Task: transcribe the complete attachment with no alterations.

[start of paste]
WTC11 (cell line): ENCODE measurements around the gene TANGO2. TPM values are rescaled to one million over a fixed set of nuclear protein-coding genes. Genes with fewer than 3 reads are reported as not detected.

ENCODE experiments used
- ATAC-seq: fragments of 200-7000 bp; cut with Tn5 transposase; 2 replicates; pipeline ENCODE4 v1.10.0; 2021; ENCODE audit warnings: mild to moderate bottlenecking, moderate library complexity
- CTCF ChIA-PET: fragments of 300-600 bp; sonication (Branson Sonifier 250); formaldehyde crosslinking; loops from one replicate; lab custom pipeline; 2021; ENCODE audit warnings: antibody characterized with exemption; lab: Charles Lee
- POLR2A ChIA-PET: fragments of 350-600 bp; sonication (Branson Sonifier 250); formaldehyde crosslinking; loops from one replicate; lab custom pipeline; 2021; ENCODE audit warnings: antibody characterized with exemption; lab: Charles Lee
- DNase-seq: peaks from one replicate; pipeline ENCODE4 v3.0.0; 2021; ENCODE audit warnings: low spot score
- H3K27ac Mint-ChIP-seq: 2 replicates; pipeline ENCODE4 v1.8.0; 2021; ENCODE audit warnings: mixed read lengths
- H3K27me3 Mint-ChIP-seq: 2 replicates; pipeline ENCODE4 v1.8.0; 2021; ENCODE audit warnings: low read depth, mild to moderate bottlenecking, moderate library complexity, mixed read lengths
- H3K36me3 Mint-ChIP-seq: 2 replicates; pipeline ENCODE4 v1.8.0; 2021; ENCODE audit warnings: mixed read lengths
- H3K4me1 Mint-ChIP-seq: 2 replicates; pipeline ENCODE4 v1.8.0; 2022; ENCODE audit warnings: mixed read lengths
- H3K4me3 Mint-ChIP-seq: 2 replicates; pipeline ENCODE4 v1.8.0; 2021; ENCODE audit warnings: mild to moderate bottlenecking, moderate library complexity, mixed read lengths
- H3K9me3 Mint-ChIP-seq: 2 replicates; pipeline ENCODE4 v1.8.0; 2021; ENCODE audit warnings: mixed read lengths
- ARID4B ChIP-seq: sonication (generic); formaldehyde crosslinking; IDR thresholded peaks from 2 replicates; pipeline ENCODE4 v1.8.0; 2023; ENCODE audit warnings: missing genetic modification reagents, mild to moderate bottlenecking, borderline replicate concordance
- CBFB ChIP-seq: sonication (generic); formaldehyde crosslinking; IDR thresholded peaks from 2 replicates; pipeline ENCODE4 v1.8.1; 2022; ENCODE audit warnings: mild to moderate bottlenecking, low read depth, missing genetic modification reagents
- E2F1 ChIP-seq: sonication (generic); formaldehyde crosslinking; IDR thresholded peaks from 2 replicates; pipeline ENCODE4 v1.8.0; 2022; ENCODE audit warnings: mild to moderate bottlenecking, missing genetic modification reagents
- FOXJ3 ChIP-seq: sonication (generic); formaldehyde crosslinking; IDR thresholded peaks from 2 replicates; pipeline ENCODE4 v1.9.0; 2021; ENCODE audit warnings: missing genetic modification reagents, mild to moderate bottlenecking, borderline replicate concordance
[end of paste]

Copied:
WTC11 (cell line): ENCODE measurements around the gene TANGO2. TPM values are rescaled to one million over a fixed set of nuclear protein-coding genes. Genes with fewer than 3 reads are reported as not detected.

ENCODE experiments used
- ATAC-seq: fragments of 200-7000 bp; cut with Tn5 transposase; 2 replicates; pipeline ENCODE4 v1.10.0; 2021; ENCODE audit warnings: mild to moderate bottlenecking, moderate library complexity
- CTCF ChIA-PET: fragments of 300-600 bp; sonication (Branson Sonifier 250); formaldehyde crosslinking; loops from one replicate; lab custom pipeline; 2021; ENCODE audit warnings: antibody characterized with exemption; lab: Charles Lee
- POLR2A ChIA-PET: fragments of 350-600 bp; sonication (Branson Sonifier 250); formaldehyde crosslinking; loops from one replicate; lab custom pipeline; 2021; ENCODE audit warnings: antibody characterized with exemption; lab: Charles Lee
- DNase-seq: peaks from one replicate; pipeline ENCODE4 v3.0.0; 2021; ENCODE audit warnings: low spot score
- H3K27ac Mint-ChIP-seq: 2 replicates; pipeline ENCODE4 v1.8.0; 2021; ENCODE audit warnings: mixed read lengths
- H3K27me3 Mint-ChIP-seq: 2 replicates; pipeline ENCODE4 v1.8.0; 2021; ENCODE audit warnings: low read depth, mild to moderate bottlenecking, moderate library complexity, mixed read lengths
- H3K36me3 Mint-ChIP-seq: 2 replicates; pipeline ENCODE4 v1.8.0; 2021; ENCODE audit warnings: mixed read lengths
- H3K4me1 Mint-ChIP-seq: 2 replicates; pipeline ENCODE4 v1.8.0; 2022; ENCODE audit warnings: mixed read lengths
- H3K4me3 Mint-ChIP-seq: 2 replicates; pipeline ENCODE4 v1.8.0; 2021; ENCODE audit warnings: mild to moderate bottlenecking, moderate library complexity, mixed read lengths
- H3K9me3 Mint-ChIP-seq: 2 replicates; pipeline ENCODE4 v1.8.0; 2021; ENCODE audit warnings: mixed read lengths
- ARID4B ChIP-seq: sonication (generic); formaldehyde crosslinking; IDR thresholded peaks from 2 replicates; pipeline ENCODE4 v1.8.0; 2023; ENCODE audit warnings: missing genetic modification reagents, mild to moderate bottlenecking, borderline replicate concordance
- CBFB ChIP-seq: sonication (generic); formaldehyde crosslinking; IDR thresholded peaks from 2 replicates; pipeline ENCODE4 v1.8.1; 2022; ENCODE audit warnings: mild to moderate bottlenecking, low read depth, missing genetic modification reagents
- E2F1 ChIP-seq: sonication (generic); formaldehyde crosslinking; IDR thresholded peaks from 2 replicates; pipeline ENCODE4 v1.8.0; 2022; ENCODE audit warnings: mild to moderate bottlenecking, missing genetic modification reagents
- FOXJ3 ChIP-seq: sonication (generic); formaldehyde crosslinking; IDR thresholded peaks from 2 replicates; pipeline ENCODE4 v1.9.0; 2021; ENCODE audit warnings: missing genetic modification reagents, mild to moderate bottlenecking, borderline replicate concordance